There’s a critically important point being made on Twitter this week. And news outlets across the country should be giving it serious thought.
#IfTheyGunnedMeDown is a social media campaign prompted by the police shooting of Michael Brown, an unarmed black teenager, in Ferguson, Mo., on Saturday. The campaign protests the media’s portrayal of Brown with a negative image rather than a positive one. The photo most circulated appears to show Brown flashing a gang sign (actually a peace sign); it would have been just as easy to circulate a less ambiguous, more neutral photo.
Individuals, mostly young black men, are posting two photos of themselves and asking #IfTheyGunnedMeDown, which photo would the media use? It’s a fair question. One need only think back to the Trayvon Martin shooting and remember the photos that were published then. Negative images of Martin in a hoodie appeared far more often than those of a bright, smiling teen.
One could make arguments about the media grabbing and circulating the first photo they come across, period. But given a little time, a chance to find or ask for a neutral or positive image, editors have a choice to make. Aside from time constraints, other considerations include size and quality of the photo, appropriateness (Is the photo obscene? Too graphic?), composition (Which way is the subject facing in relation to the page layout? Are there other people in the photo that can be cropped out?), and age (How representative is the photo?).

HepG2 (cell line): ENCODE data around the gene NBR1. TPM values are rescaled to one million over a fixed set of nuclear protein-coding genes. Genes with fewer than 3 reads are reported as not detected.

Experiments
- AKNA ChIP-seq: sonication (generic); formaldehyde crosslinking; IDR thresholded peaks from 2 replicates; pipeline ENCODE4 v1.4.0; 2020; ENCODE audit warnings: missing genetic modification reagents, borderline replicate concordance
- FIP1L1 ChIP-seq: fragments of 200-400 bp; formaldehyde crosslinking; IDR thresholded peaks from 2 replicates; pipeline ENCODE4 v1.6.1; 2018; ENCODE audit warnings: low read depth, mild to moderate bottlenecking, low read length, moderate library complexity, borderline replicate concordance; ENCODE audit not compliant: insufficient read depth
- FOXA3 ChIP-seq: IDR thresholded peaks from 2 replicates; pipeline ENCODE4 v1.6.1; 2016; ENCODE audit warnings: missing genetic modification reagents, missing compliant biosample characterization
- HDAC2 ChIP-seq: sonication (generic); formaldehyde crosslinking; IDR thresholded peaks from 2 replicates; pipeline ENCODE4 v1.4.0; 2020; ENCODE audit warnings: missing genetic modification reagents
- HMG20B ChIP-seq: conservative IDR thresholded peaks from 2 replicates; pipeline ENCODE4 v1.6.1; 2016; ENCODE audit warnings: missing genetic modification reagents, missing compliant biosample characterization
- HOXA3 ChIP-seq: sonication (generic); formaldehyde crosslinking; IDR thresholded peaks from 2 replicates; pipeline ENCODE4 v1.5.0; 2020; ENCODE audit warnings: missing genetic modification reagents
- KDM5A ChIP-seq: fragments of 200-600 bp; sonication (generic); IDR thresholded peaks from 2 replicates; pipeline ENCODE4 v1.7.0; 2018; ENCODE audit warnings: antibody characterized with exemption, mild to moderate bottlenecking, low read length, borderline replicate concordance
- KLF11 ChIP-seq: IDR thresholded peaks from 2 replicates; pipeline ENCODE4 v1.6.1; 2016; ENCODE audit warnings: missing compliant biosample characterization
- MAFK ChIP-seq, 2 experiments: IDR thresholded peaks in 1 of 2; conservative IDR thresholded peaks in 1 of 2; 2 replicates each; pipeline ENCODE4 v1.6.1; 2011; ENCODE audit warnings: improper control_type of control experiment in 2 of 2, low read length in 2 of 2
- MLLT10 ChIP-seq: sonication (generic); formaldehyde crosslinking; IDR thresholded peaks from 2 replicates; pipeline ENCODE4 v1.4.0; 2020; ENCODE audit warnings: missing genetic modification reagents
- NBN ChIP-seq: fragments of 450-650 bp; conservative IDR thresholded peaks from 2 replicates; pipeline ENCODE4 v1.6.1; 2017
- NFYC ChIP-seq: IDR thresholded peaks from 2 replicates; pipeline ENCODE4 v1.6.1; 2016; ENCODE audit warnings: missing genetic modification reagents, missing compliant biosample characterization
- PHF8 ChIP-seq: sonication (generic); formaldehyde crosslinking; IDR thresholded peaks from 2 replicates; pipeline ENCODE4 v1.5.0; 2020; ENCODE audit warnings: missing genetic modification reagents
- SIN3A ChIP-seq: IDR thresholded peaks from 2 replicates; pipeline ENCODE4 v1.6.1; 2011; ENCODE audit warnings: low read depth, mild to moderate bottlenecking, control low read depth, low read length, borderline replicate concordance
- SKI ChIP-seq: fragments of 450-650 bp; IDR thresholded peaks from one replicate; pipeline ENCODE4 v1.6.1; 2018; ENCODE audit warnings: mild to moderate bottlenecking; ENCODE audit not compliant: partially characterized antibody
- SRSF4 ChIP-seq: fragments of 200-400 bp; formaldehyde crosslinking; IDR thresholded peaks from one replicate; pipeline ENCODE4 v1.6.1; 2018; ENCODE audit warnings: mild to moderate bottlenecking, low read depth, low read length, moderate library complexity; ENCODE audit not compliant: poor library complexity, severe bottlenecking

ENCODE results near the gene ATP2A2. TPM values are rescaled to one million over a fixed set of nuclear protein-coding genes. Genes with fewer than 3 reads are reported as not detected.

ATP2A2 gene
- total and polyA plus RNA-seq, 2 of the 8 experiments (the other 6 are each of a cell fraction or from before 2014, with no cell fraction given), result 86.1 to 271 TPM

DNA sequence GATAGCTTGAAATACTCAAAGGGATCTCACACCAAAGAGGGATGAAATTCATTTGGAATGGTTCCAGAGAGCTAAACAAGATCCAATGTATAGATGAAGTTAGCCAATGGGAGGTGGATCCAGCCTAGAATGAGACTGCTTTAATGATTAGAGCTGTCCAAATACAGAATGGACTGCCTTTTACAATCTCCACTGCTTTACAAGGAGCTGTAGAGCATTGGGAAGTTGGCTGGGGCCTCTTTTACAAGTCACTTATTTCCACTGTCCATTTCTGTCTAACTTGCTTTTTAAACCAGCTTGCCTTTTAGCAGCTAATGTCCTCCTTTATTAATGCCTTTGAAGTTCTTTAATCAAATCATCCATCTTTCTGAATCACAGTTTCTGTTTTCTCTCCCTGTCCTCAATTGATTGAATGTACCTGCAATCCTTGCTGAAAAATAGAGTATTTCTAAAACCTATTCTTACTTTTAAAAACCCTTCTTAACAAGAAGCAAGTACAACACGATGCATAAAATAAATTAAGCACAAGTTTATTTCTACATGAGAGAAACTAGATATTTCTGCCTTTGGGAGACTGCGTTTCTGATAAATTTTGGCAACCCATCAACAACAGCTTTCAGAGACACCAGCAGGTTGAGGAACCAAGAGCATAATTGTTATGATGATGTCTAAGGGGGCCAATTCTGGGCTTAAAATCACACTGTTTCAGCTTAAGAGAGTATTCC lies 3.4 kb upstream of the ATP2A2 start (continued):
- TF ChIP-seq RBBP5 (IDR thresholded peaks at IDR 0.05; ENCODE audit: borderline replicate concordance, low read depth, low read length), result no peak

Then, of course, there’s the matter of what the editor wants to portray. Does he want a serious mood? A joyous mood? Does he consciously or subconsciously want to portray a young black man as a thug?
The photo is important. It’s the first thing people see. Instantly it sets the tone. Often it tells the whole story. The choice of photo requires — demands — attention and thought. And if it transmits a message that is biased when it shouldn’t or needn’t be, then the editor has been negligent. Or worse.